Veganism is a Piece of Cake

If you are like me, you’ve told yourself or someone you know, “I could never go vegan. It’s too extreme.”

You may have watched some YouTuber eating 50 bananas a day, or 12 heads of lettuce, or 2 697 mangoes in one sitting, and you thought, vegans must be out of their freaking minds. There’s no shame in it. We’ve all seen those people that take “trendy” diets too far.

When I was introduced to veganism seven years ago by two of my close friends, I had no other real influences. I tried to be respectful of them, but it seemed totally unrealistic to drop my favorite foods just to spare a few cows and chickens. To me, I was already doing my part by not eating red meat. I’d been a pescatarian for almost 4 years and that was enough.

It seemed too difficult to let go of dairy and eggs because let’s face it: Milk and eggs are in all of our favorite snacks, cookies, candies, traditions, and recipes.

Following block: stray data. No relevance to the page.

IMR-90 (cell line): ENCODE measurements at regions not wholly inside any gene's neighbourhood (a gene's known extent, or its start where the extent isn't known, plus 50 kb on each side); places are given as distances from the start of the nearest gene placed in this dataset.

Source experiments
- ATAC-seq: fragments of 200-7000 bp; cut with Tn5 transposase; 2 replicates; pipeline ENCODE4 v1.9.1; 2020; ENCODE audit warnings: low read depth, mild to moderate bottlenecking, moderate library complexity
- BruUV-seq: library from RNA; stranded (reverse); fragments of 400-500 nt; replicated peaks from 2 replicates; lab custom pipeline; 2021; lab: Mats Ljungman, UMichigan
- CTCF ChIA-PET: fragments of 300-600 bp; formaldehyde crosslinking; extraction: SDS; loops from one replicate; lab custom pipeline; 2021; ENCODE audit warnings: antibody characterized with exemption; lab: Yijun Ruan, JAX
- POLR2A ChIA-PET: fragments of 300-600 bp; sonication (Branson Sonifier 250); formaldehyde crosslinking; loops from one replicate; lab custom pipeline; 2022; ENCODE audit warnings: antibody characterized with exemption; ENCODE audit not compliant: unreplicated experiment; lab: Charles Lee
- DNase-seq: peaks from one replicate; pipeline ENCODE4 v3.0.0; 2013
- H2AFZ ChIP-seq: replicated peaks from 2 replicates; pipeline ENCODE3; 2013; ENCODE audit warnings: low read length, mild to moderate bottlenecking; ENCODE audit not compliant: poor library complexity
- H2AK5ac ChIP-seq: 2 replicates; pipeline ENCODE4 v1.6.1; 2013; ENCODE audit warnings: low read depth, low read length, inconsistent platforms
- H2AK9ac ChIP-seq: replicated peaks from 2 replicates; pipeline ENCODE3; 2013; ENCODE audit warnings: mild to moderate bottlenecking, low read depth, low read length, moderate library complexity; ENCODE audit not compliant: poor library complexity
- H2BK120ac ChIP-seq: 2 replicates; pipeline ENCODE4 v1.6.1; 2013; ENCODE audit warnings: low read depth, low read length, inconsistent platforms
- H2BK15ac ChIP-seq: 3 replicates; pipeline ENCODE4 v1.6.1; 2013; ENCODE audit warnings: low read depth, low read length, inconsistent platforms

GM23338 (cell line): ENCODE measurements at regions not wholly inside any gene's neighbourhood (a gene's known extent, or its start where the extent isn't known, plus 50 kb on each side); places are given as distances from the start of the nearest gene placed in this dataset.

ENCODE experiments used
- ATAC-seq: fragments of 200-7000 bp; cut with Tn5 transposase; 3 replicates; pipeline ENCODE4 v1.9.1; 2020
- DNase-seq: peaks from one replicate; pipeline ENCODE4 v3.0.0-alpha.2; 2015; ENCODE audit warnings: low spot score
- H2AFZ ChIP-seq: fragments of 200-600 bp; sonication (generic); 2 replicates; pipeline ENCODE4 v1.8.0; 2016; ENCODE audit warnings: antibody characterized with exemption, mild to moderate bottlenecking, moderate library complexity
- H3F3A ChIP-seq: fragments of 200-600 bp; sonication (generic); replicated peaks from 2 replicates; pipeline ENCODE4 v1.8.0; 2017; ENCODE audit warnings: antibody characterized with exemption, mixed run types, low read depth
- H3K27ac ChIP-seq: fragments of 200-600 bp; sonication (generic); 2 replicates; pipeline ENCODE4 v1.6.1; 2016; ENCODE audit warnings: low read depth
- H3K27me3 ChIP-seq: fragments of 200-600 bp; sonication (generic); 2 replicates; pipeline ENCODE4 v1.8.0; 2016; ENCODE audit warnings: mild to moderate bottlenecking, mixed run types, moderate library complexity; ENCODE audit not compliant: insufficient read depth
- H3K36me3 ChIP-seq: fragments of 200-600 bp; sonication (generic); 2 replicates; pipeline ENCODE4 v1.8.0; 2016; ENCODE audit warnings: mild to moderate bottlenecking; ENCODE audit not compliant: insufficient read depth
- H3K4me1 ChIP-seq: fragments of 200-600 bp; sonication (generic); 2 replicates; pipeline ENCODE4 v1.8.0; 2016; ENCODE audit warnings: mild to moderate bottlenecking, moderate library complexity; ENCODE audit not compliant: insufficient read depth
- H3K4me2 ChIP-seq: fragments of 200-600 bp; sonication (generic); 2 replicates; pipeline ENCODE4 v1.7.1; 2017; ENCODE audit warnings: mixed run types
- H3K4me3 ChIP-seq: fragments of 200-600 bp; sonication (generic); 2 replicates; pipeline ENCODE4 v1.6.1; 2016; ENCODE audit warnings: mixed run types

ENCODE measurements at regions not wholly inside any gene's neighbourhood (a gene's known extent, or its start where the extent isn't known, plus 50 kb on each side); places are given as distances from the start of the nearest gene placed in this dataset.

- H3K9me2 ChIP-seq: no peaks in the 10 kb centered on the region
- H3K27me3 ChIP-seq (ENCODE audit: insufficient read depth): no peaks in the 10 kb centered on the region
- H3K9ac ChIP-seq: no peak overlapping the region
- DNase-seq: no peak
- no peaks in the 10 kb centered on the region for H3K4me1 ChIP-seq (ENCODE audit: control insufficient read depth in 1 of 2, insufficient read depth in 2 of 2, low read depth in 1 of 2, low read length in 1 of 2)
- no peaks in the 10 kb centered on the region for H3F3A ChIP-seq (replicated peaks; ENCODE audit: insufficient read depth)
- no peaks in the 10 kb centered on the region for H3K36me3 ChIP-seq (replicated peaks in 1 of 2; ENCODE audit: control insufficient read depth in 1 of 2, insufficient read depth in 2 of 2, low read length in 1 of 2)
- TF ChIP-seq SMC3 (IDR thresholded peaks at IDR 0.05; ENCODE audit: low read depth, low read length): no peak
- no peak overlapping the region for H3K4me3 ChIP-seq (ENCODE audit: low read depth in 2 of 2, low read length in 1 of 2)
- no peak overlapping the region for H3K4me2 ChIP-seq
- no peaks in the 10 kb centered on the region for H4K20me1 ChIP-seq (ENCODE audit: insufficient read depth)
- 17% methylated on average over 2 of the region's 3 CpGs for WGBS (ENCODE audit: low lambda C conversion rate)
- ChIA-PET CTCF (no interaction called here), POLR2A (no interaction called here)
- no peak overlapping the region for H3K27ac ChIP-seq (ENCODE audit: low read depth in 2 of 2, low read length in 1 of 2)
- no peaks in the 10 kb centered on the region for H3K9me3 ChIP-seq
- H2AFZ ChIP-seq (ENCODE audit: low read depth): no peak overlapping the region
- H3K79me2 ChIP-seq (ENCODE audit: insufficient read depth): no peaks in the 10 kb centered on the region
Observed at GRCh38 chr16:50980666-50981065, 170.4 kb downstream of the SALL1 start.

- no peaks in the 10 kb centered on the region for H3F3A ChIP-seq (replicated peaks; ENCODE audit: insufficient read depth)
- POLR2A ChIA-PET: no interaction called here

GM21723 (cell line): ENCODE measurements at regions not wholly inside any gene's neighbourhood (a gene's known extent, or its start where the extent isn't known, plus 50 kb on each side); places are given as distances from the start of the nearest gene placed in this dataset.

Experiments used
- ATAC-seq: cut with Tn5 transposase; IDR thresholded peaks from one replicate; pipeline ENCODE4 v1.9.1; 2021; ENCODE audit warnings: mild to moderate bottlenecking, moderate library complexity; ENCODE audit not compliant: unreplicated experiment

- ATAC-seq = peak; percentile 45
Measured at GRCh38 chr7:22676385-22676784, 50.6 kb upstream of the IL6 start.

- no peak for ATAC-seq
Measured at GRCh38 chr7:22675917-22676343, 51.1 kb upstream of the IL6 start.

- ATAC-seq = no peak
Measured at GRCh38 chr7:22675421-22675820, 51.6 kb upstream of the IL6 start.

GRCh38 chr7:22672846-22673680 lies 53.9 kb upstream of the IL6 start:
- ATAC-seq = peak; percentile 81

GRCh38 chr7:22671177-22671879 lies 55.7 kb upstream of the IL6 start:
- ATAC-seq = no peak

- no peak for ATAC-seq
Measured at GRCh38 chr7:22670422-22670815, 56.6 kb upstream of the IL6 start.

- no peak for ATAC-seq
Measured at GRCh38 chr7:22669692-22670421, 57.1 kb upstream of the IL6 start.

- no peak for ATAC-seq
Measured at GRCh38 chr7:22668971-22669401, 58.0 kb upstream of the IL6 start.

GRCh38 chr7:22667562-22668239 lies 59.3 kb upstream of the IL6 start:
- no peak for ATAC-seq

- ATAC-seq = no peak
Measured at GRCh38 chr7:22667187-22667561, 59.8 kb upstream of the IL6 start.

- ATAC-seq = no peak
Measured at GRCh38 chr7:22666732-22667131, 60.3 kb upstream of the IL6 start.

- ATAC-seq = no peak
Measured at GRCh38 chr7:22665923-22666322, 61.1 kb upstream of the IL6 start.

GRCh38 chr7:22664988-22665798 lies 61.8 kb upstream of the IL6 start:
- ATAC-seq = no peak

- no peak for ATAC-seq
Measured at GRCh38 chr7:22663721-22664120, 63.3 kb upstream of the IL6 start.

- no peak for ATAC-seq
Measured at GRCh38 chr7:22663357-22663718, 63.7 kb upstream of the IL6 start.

To this day, I have uttered the phrase: “why is there even milk in this?” so many times, you could engrave it on my tombstone.

So what lead me to veganism?

Well, it happened gradually, and this is my advice to anyone who is interested. First, I went pescatarian. My conviction to cut meat from my diet came from a simple moment at a music festival when I was sixteen:

I saw a poster with two faces — one of a dog, one of a pig, and the simple question, “What’s the difference?”

I think I even had a hot dog in my hand at the time, and it just hit me. It just bore a hole into me because I’ve always considered myself an animal lover. I think we are all animal lovers in a sense. We all feel that innate oneness when we look at a chimpanzee, or a dolphin, or an elephant… But a pig? maybe… A fish? no.

Until that day, I’d never had anything to do with pigs, or cows, or chickens, or fish. So making that connection was a serious challenge.

I saw a poster with two faces — one of a dog, one of a pig, and the simple question, “What’s the difference?”